Spotting Injustice In the Moment

One of the most insidious dimensions of having power and privilege is that you often can’t see one’s power and privilege in the moment.  This is particularly true when we are in a moment of crisis.  In the moment of crises, we unconsciously (or in some cases, consciously) tap into our power and privilege when our survival instinct kicks in.  It’s when we have the luxury of looking back from our position of safety that we bother to deconstruct the injustice of how things played out.

I’ve known this to be true for many years.  I am seeing a powerful example of this play out now right before my eyes.  Let me tell you what I’m talking about.

Last spring and summer – in the days following the murders of Ahmaud Arbery, George Floyd, and Breonna Taylor – people understandably and rightfully took to the streets to protest the long-standing pattern whereby some law enforcement figures targeted Black Americans in the use of excessive violence.  The refrain was that we need to look at systemic expressions of racism and address them.

“Absolutely!” I would agree.

But did we mean ALL forms of systemic racial injustice, or just those forms involving the police …

Fast forward seven months to the rollout of the COVID vaccine.

The early numbers indicate we are currently experiencing a profound racial imbalance in those who are receiving the first doses of the vaccine.  There was a great article in the Los Angeles Times today (sadly tucked away in Section B rather than the front page) that discussed the racial disparity in those receiving COVID vaccinations.  They cited a statistic that indicated the rate of Latino deaths (40 deaths per 100,000) is nearly three times that of whites (13 deaths per 100,000)!

There are a lot of systemic factors that play into it.  Access to health care via health insurance and access to technology that speeds up the sign-up process being just two of the factors.

What amazes me is that so many people who talked about the importance of addressing systemic racial injustice when it came to one issue (police reform) are now looking the other way when it comes to another racial injustice (health care access) in order to benefit from the injustice.

Of course, the matter of COVID vaccines isn’t the only way this manifests itself.  Sadly, there are so many areas of our society where it is so difficult to see one’s power and privilege when we are in the midst of a crisis.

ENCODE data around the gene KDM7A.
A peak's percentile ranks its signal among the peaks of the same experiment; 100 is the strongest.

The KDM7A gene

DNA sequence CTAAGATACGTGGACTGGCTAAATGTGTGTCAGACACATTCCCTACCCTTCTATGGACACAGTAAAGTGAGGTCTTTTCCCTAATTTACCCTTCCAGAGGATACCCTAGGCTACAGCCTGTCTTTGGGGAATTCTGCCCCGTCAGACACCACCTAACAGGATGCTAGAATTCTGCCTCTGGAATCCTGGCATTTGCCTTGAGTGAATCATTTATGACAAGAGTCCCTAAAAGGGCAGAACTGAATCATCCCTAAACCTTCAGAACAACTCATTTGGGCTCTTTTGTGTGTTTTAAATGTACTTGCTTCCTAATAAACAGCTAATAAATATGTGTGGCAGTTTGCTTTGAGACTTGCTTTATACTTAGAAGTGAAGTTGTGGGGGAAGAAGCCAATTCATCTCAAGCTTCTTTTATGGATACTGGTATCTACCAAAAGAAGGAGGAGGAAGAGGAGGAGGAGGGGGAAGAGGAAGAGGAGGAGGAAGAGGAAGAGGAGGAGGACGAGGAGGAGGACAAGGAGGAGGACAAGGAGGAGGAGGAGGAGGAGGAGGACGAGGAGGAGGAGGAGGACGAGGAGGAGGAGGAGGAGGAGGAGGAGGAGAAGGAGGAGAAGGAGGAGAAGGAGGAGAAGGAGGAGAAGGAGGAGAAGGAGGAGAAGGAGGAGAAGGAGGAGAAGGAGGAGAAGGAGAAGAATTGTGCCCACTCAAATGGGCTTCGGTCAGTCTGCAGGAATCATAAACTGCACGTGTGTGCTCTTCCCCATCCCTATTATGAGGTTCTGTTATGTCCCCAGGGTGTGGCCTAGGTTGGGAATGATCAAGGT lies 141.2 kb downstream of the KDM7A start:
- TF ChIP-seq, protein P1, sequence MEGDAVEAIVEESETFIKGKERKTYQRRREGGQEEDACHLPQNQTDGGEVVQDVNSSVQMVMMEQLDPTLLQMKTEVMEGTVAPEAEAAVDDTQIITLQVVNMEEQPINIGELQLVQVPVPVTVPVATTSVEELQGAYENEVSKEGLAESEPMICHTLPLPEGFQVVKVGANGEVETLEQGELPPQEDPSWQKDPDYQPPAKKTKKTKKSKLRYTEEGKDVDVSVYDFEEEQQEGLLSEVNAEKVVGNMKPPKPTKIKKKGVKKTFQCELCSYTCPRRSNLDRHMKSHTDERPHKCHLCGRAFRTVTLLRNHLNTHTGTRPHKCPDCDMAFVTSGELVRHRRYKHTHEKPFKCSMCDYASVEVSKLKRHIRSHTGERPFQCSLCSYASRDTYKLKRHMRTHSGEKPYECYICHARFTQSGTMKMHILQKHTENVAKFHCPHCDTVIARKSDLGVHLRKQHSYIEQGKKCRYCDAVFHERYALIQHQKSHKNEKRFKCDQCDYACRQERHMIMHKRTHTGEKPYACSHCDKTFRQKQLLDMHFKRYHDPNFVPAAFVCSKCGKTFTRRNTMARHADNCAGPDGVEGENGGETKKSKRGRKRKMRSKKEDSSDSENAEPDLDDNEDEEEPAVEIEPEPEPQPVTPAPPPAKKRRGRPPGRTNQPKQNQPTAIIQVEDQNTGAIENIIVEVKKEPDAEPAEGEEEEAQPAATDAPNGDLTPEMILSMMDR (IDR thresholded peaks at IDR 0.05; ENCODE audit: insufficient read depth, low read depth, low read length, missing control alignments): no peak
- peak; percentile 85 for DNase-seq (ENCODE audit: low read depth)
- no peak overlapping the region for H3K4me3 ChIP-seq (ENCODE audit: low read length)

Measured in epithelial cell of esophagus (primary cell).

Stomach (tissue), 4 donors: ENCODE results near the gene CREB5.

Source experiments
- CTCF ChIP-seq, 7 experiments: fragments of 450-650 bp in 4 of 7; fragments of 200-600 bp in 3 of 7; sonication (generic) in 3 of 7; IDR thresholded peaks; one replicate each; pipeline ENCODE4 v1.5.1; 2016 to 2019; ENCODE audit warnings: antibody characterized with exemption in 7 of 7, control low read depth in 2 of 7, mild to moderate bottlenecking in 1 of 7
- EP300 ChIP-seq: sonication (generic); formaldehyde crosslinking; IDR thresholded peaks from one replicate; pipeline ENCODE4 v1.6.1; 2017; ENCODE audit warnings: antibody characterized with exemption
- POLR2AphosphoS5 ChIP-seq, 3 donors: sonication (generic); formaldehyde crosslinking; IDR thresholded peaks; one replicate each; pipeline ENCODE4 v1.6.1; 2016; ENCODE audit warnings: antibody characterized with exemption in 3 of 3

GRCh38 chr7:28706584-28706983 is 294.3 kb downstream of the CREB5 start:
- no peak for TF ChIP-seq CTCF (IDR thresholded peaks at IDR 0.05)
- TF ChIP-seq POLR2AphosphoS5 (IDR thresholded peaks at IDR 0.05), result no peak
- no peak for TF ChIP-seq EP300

I wanted to share my thoughts on this matter as a way of provoking us (myself included!) to be more aware of our power and privilege in the moment.  For while it is important to protest injustices after they occur – it can be even more powerful to identify those injustices while they are happening and refuse to participate in them.

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Individual Rights and Community Well Being

After a long break, I’m excited to return to writing.  Today’s question comes from Yvette.  Yvette actually submitted the question a month ago, but I was too tired to respond.  I’ve caught my second wind and am now ready to respond.

Yvette wrote: “Pastor Craig my comment is actually a question of Christianity— why do so many ‘Christians’ put their ‘freedoms’ above the teachings of Christ and still claim Christianity?? IE— wearing a mask of COVID19 to protect his fellow brother and sister?? I am truly baffled.”

Great question, Yvette!  I am bafflected – and saddened – by the way so many people of faith have responded to the COVID crisis as well.  Let me see if I can respond based upon my experience.

In a perfect world, those who follow Jesus would be SO committed to that journey that they would be able to rise above the social context in which they live (i.e. the prejudices and biases) and walk exclusively in the ways of Jesus.

Sadly, that has rarely been the case.  Like most folks, followers of Jesus tend to get shaped by the culture and times in which they live.  Instead of using Jesus’ radical vision and values to reshape the world, they instead use the world’s vision and values to reshape their understanding of Jesus.

Let me give you an example.  Many followers of Jesus, for instance, grew up in a society that reviled and persecuted LGBTQ+ people.  The persecution and revulsion was often embraced in the name of Jesus.  When the laws began to change and treat LGBTQ+ people as if they were equal, these followed of Jesus ignored biblical injunctions that said, “If anyone says, ‘I love God,’ and hates his brother, he is a liar; for he who does not love his brother whom he has seen cannot love God whom he has not seen” (1 John 4:20 – ESV) and instead screamed that their First Amendment Rights were being violated that allowed them to discriminate/hate on their sister or brother.  Notice their appeals for the right to discriminate are based on the Constitution and NOT Scripture.  I have wept many times over how regularly some have tried to twist Jesus to justify their bigotry.

Of course, this is not a new phenomenon.  It has been going on for centuries.  Those who participated in the slave trade in this country four hundred years ago used certain passages of Scripture such as the book of Philemon to justify the existence of slavery.  In the late 19th and early 20th Century, many followers of Jesus used the pastoral letters in the New Testament to justify their decision to deny women the right to vote.  I could go on and on with examples of these horrors, but I think you get the idea.